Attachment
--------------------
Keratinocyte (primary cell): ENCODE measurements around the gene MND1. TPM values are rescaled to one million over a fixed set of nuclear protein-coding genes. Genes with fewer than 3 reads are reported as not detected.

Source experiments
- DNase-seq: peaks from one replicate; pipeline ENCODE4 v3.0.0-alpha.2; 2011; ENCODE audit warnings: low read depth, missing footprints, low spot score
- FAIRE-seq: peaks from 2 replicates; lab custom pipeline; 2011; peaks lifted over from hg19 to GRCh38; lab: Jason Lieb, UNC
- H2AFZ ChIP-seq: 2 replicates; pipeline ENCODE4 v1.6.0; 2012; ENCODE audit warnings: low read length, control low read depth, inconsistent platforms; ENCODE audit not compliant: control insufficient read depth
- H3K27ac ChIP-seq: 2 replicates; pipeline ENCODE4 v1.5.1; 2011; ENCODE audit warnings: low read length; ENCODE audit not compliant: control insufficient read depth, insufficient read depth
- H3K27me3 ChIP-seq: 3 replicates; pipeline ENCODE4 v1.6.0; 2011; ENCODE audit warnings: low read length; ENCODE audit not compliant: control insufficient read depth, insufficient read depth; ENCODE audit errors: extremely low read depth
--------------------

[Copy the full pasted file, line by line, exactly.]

Keratinocyte (primary cell): ENCODE measurements around the gene MND1. TPM values are rescaled to one million over a fixed set of nuclear protein-coding genes. Genes with fewer than 3 reads are reported as not detected.

Source experiments
- DNase-seq: peaks from one replicate; pipeline ENCODE4 v3.0.0-alpha.2; 2011; ENCODE audit warnings: low read depth, missing footprints, low spot score
- FAIRE-seq: peaks from 2 replicates; lab custom pipeline; 2011; peaks lifted over from hg19 to GRCh38; lab: Jason Lieb, UNC
- H2AFZ ChIP-seq: 2 replicates; pipeline ENCODE4 v1.6.0; 2012; ENCODE audit warnings: low read length, control low read depth, inconsistent platforms; ENCODE audit not compliant: control insufficient read depth
- H3K27ac ChIP-seq: 2 replicates; pipeline ENCODE4 v1.5.1; 2011; ENCODE audit warnings: low read length; ENCODE audit not compliant: control insufficient read depth, insufficient read depth
- H3K27me3 ChIP-seq: 3 replicates; pipeline ENCODE4 v1.6.0; 2011; ENCODE audit warnings: low read length; ENCODE audit not compliant: control insufficient read depth, insufficient read depth; ENCODE audit errors: extremely low read depth